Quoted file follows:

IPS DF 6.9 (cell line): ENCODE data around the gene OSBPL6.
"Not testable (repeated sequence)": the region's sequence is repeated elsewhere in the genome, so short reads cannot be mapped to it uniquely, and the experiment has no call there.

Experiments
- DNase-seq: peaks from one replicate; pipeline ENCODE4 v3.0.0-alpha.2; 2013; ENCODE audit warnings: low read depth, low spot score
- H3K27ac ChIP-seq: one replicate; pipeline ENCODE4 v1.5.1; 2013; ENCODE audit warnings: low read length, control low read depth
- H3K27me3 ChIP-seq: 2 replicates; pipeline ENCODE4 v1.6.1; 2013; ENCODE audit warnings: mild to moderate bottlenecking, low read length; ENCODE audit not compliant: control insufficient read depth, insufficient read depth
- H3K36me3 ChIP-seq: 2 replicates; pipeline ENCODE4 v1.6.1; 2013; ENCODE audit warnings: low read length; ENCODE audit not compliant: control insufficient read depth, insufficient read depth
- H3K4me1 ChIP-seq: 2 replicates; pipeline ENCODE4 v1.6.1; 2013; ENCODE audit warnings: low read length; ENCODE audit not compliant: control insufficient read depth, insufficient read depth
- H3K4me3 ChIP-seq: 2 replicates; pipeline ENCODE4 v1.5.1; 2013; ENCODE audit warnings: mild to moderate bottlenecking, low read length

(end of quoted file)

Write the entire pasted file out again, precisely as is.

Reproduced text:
IPS DF 6.9 (cell line): ENCODE data around the gene OSBPL6.
"Not testable (repeated sequence)": the region's sequence is repeated elsewhere in the genome, so short reads cannot be mapped to it uniquely, and the experiment has no call there.

Experiments
- DNase-seq: peaks from one replicate; pipeline ENCODE4 v3.0.0-alpha.2; 2013; ENCODE audit warnings: low read depth, low spot score
- H3K27ac ChIP-seq: one replicate; pipeline ENCODE4 v1.5.1; 2013; ENCODE audit warnings: low read length, control low read depth
- H3K27me3 ChIP-seq: 2 replicates; pipeline ENCODE4 v1.6.1; 2013; ENCODE audit warnings: mild to moderate bottlenecking, low read length; ENCODE audit not compliant: control insufficient read depth, insufficient read depth
- H3K36me3 ChIP-seq: 2 replicates; pipeline ENCODE4 v1.6.1; 2013; ENCODE audit warnings: low read length; ENCODE audit not compliant: control insufficient read depth, insufficient read depth
- H3K4me1 ChIP-seq: 2 replicates; pipeline ENCODE4 v1.6.1; 2013; ENCODE audit warnings: low read length; ENCODE audit not compliant: control insufficient read depth, insufficient read depth
- H3K4me3 ChIP-seq: 2 replicates; pipeline ENCODE4 v1.5.1; 2013; ENCODE audit warnings: mild to moderate bottlenecking, low read length